Spanish life is not always likeable but it is compellingly loveable.
- Christopher Howse: A Pilgrim in Spain.
Life in Spain:
- If you don't like bullfighting, this might nonetheless appeal to you.
- On the other hand, few will like this.
- Here's The Local's view of the signs that summer is imminent here. Not everywhere in Spain, of course. The paper is southern-centric. (Admittedly the thermometer hit 34 in Pontevedra this week but you still don't see a lot of fans about. We just complain. As we do when it rains. It's a natural place for a Brit to live.)
- Is it a fine example of good town planning or is it evidence of the survival of medieval guilds? After 8 years of permitting no new pharmacies, the Galician government is to licence 48 of them. One of them will be in my barrio of Poio, where an unlicensed one was forced to close a few years ago. I'd guess that existing pharmacy owners are not happy with this development.
- It's reported that 25% of Spanish kids can't read a bill. As regards adults, my suspicion is that 100% of them can't understand their utility bills.
- I've mentioned the greater arbitrariness of life here. Yesterday, it occurred to me that my experience around the appalling Modelo 720 law might be a good example. Here's what the expensive advice I received boiled down to as regards a late submission: We really don't know. In the best case, you won't face a fine but, in the worst case, the fine will be huge. We can't ask the Tax Office because we know we'll get a different opinion from each inspector we ask.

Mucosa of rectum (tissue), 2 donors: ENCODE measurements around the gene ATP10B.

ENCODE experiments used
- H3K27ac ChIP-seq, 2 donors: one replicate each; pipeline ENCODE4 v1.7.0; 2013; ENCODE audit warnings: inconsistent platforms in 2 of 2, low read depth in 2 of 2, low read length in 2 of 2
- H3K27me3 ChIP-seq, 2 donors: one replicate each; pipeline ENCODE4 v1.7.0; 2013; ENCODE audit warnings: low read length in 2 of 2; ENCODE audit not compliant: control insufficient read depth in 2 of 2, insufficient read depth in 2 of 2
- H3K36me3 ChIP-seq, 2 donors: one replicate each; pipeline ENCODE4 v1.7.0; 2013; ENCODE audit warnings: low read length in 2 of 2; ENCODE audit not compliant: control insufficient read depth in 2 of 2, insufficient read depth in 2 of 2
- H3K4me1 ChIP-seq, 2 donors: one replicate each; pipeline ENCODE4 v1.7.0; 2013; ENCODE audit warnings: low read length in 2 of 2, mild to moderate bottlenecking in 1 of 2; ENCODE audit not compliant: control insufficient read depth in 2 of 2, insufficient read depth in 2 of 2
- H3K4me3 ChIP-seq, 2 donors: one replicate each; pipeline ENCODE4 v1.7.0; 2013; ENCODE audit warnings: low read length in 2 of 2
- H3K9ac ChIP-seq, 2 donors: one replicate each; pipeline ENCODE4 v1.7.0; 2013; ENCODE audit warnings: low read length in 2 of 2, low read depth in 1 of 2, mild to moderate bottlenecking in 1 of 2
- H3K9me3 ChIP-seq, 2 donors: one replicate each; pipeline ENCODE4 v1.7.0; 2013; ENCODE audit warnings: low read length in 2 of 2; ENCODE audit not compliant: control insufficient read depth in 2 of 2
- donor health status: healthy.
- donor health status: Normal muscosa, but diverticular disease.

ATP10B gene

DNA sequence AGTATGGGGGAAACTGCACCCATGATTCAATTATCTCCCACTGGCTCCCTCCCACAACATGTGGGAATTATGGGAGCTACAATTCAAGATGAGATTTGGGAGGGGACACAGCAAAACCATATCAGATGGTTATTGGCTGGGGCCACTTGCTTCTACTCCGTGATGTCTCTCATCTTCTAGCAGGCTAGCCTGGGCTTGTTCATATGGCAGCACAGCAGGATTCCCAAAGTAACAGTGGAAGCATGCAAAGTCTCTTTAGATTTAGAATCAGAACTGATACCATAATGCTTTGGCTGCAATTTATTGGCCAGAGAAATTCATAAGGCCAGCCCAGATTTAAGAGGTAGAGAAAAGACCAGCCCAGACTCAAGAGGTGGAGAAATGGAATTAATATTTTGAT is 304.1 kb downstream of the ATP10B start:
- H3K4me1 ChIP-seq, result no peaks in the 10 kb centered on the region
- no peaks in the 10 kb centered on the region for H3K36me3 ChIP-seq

Spanish Politics: This - in Spanish - seems to be a sensible analysis of what's happening in the left-of-centre PSOE party. Some folk see similarities with the UK Left but this seems wrong to me. The Left in Spain has already split into 2 parties - the 'Far left' Podemos and the 'left-of-centre' PSOE - whereas the UK Left is still represented by the faction-riven Labour Party. In Spain, the issue now is whether Podemos and PSOE can ever coalesce to bring down the PP party.
So, it seems that Malta is the EU's real fiscal paradise. Not Gibraltar, as Madrid keeps telling us. Or even next-door Andorra, a popular place for Spanish politicians who want to visit their money.
Spanglish: I'm wondering whether el rafting is the same as el barranquismo, or just a subset of the latter. The dictionary has barranquismo as 'canyoning' and rafting as 'white-water rafting'. BTW . . . This might well be one of the few examples of the Spanish term being shorter than the English one.
I almost feel like apologising to you for doing this but click on minute 1.58 of this video to get the fullest possible measure of Donald Trump. And then put yourself in the position of the (terrified) diplomats to whom Trump proposed his side of the exchange.
Finally . . . Reverting to the speeding fine mentioned yesterday . . . 1. I filled in the payment form on the net. Or tried to. The 'Record Number' (N. Expediente) on the ticket contained 3 hyphens and a full stop/period. I tried 3 or 4 permutations of this before finding out only the numbers were required. 2. Reader Maria has amusingly answered the question about the difference between 69 and 71kph. 3. Reader Sierra recommends having one's GPS on all the time. I'd already decided to do this but, as he admits, given the games El Tráfico plays, it won't be 100% effective. 4. If the concern really was safety, they would, of course, have placed a 50 sign at the start of the straight stretch. Finally, 5. The real irony of this fine is that I went on the N-550 because I had a lot of time and didn't want to pay the extortionate toll for the AP9 from Pontevedra to Vigo. Bad decision as it turned out.